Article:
This poem is in response toColleen Chesebro’s #Tanka Tuesday challenge. It needed to include synonyms for Eager & Hope provided by Sally Cronin. It’s a syllabic poem called a Double Ennead consisting of 3 stanzas with syllables 6/5/11/6/5.
My goal was to capture the theme of my current WIP: The Ferryman and the Sea Witch.
The Sea Witch’s Bargain
Beware a dark bargain A craft of desire Conspired with the merrow’s silver-tailed witch Her golden-tongued harpoon Bristles with veiled barbs
She feasts on treasure-dreams Conjured from sea beds Her oaths, leviathans steeped in deception Plunged in mountainous waves She drowns the reckless
Or forsake her plunder Mortal in the brine A quiet heart surrenders to airlessness Clasping pearls of courage Deep in love redeemed
As we celebrate our dear story-teller, poet, blogger, and wise-woman Sue Vincent, I’d thought I would share my favorite book of her poetry.
Below is a sublimely beautiful poem from its pages, and my review. If you enjoy it, consider picking up a copy for own heart’s enjoyment. ❤
by Sue Vincent
There were always flowers.
Orchids pinned upon a mother’s breast,
All lace and diamonds.
Long black gloves
And painted lips,
As she left, laughing.
A child who watched
As the door closed.
There were flowers…
Cellophane and ribbon
A girl who blushed
As the curtain fell
Upon the stage;
She cradled them,
A first bouquet.
There were flowers,
Roses and lilies
White, in hands and hair,
Their fragrance mingled
A ghost of awe and wonder
Finding a home
There were flowers…
Greeting a life newborn,
With love and welcome,
Lighting stark severity
As a babe cried.
There were flowers…
Around his brow,
Crowning him with sunlight,
There were flowers,
Red as life,
Placed in a cold hand,
One for each heart
There are flowers,
Heather and bluebells
Pathways of petals
Laugh at our feet,
In joy or sorrow,
When the tears fall,
There are always flowers.
This collection of 52 poems by Sue Vincent is a gem. I’d give this book 6 stars if I could. It’s hard to put into words how moving I found Vincent’s poetry. The poems are free form reflections on the profound moments of life, the deep emotional wells of love, loss, and memories, the rhythms of nature reflected in our journeys, and the poignant journeys themselves.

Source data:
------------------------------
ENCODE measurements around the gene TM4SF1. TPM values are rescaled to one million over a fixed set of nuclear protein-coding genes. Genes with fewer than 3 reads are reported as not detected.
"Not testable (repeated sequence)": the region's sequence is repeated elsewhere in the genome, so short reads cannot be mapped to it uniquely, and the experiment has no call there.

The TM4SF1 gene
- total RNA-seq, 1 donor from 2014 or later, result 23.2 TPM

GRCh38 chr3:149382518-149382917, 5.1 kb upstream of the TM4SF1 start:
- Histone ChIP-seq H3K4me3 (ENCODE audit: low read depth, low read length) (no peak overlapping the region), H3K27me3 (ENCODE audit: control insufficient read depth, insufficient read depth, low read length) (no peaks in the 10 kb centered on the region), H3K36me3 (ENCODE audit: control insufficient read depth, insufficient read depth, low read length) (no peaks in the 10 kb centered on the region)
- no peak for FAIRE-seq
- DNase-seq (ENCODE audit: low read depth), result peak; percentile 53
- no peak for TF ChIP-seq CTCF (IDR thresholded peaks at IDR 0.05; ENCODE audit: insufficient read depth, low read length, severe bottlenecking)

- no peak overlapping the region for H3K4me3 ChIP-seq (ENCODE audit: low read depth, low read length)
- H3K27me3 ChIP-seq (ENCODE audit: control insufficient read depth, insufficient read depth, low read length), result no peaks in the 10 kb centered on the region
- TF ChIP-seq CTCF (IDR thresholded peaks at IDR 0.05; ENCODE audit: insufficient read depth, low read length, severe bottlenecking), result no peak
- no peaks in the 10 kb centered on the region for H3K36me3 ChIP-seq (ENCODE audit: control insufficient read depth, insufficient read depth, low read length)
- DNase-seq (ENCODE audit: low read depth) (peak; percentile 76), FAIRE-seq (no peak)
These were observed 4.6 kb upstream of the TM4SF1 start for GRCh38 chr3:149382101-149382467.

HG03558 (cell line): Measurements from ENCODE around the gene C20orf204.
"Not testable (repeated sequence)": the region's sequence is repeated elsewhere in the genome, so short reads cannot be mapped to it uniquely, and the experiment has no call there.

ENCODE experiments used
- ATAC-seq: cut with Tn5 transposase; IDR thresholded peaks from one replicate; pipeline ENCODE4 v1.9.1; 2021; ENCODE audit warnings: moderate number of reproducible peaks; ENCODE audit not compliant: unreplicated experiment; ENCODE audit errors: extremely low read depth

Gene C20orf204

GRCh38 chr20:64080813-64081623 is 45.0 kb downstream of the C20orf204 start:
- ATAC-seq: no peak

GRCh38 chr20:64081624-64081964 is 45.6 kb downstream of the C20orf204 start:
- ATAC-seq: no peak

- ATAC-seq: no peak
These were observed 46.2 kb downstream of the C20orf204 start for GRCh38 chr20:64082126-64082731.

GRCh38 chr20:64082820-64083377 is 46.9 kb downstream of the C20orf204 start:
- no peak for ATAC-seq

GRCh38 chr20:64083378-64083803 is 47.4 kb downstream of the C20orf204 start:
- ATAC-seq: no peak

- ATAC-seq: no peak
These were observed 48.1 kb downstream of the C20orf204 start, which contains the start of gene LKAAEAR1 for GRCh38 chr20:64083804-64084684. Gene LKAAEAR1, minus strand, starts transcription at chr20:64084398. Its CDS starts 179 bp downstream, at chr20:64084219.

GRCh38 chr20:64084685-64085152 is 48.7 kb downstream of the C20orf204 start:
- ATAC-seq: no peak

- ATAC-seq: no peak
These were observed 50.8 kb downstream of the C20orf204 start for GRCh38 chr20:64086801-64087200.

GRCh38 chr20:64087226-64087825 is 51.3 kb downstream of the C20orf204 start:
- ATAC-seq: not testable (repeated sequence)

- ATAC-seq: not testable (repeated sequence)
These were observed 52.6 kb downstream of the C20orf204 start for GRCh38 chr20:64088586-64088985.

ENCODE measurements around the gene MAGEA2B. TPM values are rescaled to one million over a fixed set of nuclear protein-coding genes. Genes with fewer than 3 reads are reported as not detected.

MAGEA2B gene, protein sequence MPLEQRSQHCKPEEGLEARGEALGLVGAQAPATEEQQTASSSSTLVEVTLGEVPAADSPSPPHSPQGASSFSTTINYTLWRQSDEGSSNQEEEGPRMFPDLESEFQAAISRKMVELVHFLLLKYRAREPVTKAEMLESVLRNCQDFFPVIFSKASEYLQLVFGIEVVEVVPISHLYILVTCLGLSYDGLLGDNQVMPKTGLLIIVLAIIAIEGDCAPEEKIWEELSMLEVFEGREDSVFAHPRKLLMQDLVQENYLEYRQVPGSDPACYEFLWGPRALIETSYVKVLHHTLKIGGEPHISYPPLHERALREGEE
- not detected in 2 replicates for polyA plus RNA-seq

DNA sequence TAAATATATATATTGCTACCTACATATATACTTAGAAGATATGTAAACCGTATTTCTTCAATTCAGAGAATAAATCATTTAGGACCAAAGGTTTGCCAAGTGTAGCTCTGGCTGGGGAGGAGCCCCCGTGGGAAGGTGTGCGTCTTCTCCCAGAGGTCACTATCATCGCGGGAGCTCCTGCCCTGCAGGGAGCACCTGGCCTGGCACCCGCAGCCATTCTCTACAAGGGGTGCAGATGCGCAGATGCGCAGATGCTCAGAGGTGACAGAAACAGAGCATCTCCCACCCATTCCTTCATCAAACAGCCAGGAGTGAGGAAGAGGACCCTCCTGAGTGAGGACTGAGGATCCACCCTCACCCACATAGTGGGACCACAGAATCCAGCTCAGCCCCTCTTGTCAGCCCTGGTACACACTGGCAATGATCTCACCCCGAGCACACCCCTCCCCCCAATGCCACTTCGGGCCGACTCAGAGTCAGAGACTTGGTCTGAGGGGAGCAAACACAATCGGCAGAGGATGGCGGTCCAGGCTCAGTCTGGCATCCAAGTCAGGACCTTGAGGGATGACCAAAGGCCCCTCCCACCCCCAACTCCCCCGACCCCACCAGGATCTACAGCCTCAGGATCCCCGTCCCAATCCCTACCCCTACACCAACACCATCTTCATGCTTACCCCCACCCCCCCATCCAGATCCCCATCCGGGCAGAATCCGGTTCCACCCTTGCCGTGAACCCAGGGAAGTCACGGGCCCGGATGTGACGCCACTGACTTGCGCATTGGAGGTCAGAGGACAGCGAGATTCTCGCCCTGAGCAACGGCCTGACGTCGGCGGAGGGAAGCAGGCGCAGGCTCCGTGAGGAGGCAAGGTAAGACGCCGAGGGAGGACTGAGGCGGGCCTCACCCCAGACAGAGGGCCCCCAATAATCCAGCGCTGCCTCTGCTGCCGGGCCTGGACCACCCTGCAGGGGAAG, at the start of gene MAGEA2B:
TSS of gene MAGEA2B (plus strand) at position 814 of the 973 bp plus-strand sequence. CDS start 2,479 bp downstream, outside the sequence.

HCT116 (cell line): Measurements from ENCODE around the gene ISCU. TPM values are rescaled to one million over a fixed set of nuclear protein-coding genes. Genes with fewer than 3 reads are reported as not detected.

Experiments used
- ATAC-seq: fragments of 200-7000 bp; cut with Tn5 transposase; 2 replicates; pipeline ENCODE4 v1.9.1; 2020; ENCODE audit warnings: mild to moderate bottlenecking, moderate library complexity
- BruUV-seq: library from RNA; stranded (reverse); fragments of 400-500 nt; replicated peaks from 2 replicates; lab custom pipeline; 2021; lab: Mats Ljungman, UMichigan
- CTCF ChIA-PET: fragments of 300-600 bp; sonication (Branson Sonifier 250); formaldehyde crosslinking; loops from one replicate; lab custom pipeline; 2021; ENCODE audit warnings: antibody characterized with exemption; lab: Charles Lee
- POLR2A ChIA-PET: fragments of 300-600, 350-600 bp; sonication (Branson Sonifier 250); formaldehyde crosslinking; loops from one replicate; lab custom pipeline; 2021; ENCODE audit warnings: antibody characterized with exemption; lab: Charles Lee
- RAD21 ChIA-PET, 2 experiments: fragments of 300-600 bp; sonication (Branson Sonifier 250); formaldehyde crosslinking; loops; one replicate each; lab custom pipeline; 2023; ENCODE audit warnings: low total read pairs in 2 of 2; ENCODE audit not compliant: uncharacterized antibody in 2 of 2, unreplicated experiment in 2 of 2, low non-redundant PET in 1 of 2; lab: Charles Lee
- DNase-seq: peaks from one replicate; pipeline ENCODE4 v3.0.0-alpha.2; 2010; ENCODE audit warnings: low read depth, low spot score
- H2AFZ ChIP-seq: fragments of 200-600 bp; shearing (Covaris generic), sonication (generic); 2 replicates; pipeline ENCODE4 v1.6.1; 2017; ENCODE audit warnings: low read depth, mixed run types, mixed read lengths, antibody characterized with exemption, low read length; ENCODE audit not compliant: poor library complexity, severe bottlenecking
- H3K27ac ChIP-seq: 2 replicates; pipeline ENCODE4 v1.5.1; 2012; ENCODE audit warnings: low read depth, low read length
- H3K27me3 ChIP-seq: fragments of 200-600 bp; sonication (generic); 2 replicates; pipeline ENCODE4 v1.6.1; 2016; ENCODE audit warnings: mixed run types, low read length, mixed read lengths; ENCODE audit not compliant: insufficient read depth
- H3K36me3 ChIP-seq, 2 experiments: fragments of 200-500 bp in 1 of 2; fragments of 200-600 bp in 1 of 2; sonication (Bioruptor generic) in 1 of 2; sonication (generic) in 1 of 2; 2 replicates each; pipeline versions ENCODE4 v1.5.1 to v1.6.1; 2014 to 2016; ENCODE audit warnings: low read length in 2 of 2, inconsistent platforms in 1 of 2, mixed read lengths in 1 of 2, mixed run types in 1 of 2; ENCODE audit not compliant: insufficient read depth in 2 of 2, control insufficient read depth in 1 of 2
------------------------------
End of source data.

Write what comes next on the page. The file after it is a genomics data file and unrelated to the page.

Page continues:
It was almost impossible to pick out a few favorites, but I’m giving it a try: “I See You” is an exquisite poem about aging and the lasting echoes of youth that we carry inside our memories. “Flowers” (which makes me weepy just thinking about it) chronicles a woman’s life-stages in flowers from birth through death. Two touching poems are told from the point of view of someone watching a loved one sleep. They’re both gentle and heartachingly beautiful. “Just for a Moment” is a rare syllabic poem in the collection about the peace of love, and “Memory” about love lost.
Though the poems can be read in an hour or so, I would suggest savoring them. Highly recommended.
Colleen’s #Tanka Tuesday challenge this week was to write a syllabic poem based on a #PhotoPrompt provided by Trent McDonald, or a #SynonymsOnly prompt provided by David Ellis, using synonyms of the words “make” and “move.”
I decided to do both in a double nonet. My synonyms are “mirrors” and “turned.”
I’m delighted to welcome talented poetess Balroop Singh to the Mirror today to share her latest book. I just finished it and included my review!